514
CHAPTER 6
.
.
Integration Techniques
66
46.
sec
x dx
and
sec
2
x dx
47.
Find
2
0
f
(
x
)
dx
, where
f
(
x
)
=
x
/
(
x
2
+
1)
if
x
≤
1
x
2
/
(
x
2
+
1)
if
x
>
1
48.
Find
2
−
2
f
(
x
)
dx
, where
f
(
x
)
=
xe
x
2
if
x
<
0
x
2
e
x
3
if
x
≥
0
49.
Rework
example
1.5
by
rewriting
the
integral
as
4
x
+
4
2
x
2
+
4
x
+
10
dx
−
3
2
x
2
+
4
x
+
10
dx
and complet
ing the square in the second integral.
EXPLORATORY EXERCISES
1.
Find
1
1
+
x
2
dx
,
x
1
+
x
2
dx
,
x
2
1
+
x
2
dx
and
x
3
1
+
x
2
dx
.
Generalize to give the form of
x
n
1
+
x
2
dx
for any positive
integer
n
, as completely as you can.
2.
Find
x
1
+
x
4
dx
,
x
3
1
+
x
4
dx
and
x
5
1
+
x
4
dx
. Generalize
to give the form of
x
n
1
+
x
4
dx
for any odd positive integer
n
.
3.
Use a CAS to find
xe
−
x
2
dx
,
x
3
e
−
x
2
dx
and
x
5
e
−
x
2
dx
.
Verify that each antiderivative is correct. Generalize to give
the form of
x
n
e
−
x
2
dx
for any odd positive integer
n
.
4.
In
many
situations,
the
integral
as
we’ve
defined
it
must be extended to the
RiemannStieltjes integral
con
sidered
in
this
exercise.
For
functions
f
and
g
,
let
P
be
a
regular
partition
of
[
a
,
b
]
and
define
the
sums
R
(
f
,
g
,
P
)
=
n
∑
i
=
1
f
(
c
i
)[
g
(
x
i
)
−
g
(
x
i
−
1
)].
The
integral
b
a
f
(
x
)
dg
(
x
)
equals
the
limit
of
the
sums
R
(
f
,
g
,
P
)
as
n
→ ∞
,
if
the
limit
exists
and
equals
the
same
number
for
all
evaluation
points
c
i
.
(a)
Show
that
if
g
exists,
then
b
a
f
(
x
)
dg
(
x
)
=
b
a
f
(
x
)
g
(
x
)
dx
.
(b)
If
g
(
x
)
=
1
a
≤
x
≤
c
2
c
<
x
≤
b
for some constant
c
with
a
<
c
<
b
,
evaluate
b
a
f
(
x
)
dg
(
x
). (c) Find a function
g
(
x
) such that
1
0
1
x
dg
(
x
) exists.
6.2
INTEGRATION BY PARTS
At this point, you will have recognized that there are many integrals that cannot be evaluated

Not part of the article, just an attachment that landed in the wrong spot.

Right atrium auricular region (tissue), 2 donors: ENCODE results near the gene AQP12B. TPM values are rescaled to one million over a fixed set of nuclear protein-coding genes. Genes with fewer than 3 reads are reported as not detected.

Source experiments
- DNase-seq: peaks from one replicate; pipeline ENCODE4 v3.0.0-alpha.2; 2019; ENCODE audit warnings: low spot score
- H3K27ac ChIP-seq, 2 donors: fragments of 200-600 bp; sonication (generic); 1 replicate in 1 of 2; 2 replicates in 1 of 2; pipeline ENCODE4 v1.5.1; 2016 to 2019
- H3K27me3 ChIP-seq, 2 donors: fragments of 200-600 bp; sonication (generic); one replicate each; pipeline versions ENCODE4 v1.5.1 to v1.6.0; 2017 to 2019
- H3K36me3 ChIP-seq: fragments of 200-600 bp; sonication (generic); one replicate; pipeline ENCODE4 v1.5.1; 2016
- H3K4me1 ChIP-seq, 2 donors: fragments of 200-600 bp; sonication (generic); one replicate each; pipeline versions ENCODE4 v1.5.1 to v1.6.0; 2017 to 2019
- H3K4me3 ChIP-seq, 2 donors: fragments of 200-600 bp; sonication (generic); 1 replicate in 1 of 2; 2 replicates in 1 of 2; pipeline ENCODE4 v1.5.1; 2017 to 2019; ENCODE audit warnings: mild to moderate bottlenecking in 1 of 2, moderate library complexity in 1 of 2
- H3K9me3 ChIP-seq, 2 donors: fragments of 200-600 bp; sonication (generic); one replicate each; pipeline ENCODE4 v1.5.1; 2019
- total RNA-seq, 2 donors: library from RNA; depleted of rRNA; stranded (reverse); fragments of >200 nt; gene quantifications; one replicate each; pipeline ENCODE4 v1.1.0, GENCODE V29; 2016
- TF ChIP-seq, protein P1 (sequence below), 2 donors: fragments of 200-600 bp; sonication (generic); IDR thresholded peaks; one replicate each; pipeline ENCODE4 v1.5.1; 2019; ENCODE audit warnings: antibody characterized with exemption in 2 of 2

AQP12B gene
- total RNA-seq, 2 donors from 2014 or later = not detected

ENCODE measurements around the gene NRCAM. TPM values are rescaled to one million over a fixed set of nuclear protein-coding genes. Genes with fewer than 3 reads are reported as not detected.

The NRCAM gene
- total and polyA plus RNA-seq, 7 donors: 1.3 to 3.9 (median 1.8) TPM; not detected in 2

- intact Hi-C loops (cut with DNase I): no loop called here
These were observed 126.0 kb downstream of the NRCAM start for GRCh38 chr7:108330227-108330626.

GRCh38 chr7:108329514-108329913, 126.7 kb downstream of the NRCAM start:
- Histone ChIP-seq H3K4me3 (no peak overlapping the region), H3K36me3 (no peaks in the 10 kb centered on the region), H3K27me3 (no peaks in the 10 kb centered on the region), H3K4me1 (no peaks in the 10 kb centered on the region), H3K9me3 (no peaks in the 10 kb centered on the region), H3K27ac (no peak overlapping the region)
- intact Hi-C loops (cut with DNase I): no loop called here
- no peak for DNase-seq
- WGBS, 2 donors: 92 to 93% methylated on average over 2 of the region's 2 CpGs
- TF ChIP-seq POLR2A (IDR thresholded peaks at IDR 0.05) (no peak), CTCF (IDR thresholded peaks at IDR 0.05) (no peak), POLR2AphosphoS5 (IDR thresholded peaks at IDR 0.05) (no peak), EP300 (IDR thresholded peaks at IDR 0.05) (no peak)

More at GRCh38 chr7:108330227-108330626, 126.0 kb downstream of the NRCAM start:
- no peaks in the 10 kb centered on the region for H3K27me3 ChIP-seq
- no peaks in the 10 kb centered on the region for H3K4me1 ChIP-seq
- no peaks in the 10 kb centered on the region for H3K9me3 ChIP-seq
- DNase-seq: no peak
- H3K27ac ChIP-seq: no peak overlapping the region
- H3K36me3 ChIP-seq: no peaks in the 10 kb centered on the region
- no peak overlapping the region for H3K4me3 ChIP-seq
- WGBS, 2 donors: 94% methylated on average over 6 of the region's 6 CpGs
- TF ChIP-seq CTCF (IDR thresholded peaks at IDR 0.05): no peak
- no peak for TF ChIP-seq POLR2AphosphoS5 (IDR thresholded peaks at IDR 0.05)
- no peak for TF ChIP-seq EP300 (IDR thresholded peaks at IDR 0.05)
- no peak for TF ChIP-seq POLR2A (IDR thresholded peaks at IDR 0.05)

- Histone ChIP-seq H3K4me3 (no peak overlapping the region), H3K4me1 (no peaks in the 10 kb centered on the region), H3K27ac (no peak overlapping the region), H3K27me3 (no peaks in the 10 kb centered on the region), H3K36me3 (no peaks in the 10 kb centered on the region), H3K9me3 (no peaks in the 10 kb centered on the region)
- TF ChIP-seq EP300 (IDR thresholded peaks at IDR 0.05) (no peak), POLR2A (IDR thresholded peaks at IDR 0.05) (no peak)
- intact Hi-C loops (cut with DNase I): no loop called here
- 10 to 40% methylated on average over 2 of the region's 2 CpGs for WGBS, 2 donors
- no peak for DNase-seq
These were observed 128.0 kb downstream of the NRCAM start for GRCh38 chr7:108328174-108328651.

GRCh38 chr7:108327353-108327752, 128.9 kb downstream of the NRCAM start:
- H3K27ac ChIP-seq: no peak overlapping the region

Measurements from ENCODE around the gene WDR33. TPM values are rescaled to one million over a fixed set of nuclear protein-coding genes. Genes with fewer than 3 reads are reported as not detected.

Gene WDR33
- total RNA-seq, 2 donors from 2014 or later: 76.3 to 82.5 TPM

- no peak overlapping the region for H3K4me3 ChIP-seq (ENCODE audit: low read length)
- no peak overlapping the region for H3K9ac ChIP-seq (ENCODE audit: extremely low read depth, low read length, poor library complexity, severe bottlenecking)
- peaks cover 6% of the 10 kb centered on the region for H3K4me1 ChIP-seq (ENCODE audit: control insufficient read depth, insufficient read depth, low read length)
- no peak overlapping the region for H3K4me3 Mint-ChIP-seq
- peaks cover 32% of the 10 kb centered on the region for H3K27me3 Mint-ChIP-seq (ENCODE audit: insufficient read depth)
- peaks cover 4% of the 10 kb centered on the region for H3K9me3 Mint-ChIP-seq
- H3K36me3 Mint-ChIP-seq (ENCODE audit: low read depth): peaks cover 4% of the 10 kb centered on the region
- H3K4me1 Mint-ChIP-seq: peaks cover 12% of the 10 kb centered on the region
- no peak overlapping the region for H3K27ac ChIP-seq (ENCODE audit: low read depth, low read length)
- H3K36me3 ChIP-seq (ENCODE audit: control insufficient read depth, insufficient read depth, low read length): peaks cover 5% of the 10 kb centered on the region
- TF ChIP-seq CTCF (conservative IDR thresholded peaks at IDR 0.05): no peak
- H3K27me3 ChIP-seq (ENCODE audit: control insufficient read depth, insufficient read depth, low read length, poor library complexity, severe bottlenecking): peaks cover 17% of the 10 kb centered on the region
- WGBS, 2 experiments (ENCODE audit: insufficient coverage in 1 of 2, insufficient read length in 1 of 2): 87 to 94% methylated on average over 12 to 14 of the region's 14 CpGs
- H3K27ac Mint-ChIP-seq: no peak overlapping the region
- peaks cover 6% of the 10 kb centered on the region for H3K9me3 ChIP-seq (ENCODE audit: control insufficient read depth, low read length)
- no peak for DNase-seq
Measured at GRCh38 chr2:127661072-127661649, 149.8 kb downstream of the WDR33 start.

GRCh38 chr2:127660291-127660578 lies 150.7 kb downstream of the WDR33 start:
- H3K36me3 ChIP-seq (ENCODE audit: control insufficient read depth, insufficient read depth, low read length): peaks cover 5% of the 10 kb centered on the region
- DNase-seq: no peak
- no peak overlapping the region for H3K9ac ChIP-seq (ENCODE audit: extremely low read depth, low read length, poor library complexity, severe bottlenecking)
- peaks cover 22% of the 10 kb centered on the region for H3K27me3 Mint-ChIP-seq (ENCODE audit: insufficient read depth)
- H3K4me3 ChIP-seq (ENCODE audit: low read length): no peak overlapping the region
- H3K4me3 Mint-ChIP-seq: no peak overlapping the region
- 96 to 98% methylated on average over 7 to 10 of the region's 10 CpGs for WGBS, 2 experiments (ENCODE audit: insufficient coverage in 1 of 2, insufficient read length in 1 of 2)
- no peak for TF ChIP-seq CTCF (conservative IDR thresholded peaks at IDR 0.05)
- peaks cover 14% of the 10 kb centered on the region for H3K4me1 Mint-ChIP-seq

using our basic formulas or integration by substitution. For instance,
x
sin
x dx
cannot be evaluated with what you presently know. We improve this situation in the current
section by introducing a powerful tool called
integration by parts
.
HISTORICAL NOTES
Brook Taylor (1685–1731)
An English mathematician who is
credited with devising integration
by parts. Taylor made important
contributions to probability, the
theory of magnetism and the use
of vanishing lines in linear perspec
tive. However, he is best known
for Taylor’s Theorem (see section
8.7), in which he generalized
results of Newton, Halley, the
Bernoullis and others. Personal
tragedy (both his wives died
during childbirth) and poor health
limited the mathematical output
of this brilliant mathematician.
Wehaveobservedthateverydifferentiationrulegivesrisetoacorrespondingintegration
rule. So, for the product rule:
d
dx
[
f
(
x
)
g
(
x
)]
=
f
(
x
)
g
(
x
)
+
f
(
x
)
g
(
x
)
,
integrating both sides of this equation gives us
d
dx
[
f
(
x
)
g
(
x
)]
dx
=
f
(
x
)
g
(
x
)
dx
+
f
(
x
)
g
(
x
)
dx
.
Ignoring the constant of integration, the integral on the lefthand side is simply
f
(
x
)
g
(
x
).
Solving for the second integral on the righthand side then yields
f
(
x
)
g
(
x
)
dx
=
f
(
x
)
g
(
x
)
−
f
(
x
)
g
(
x
)
dx
.
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 Spring '10
 atsumi
 Derivative, Sin

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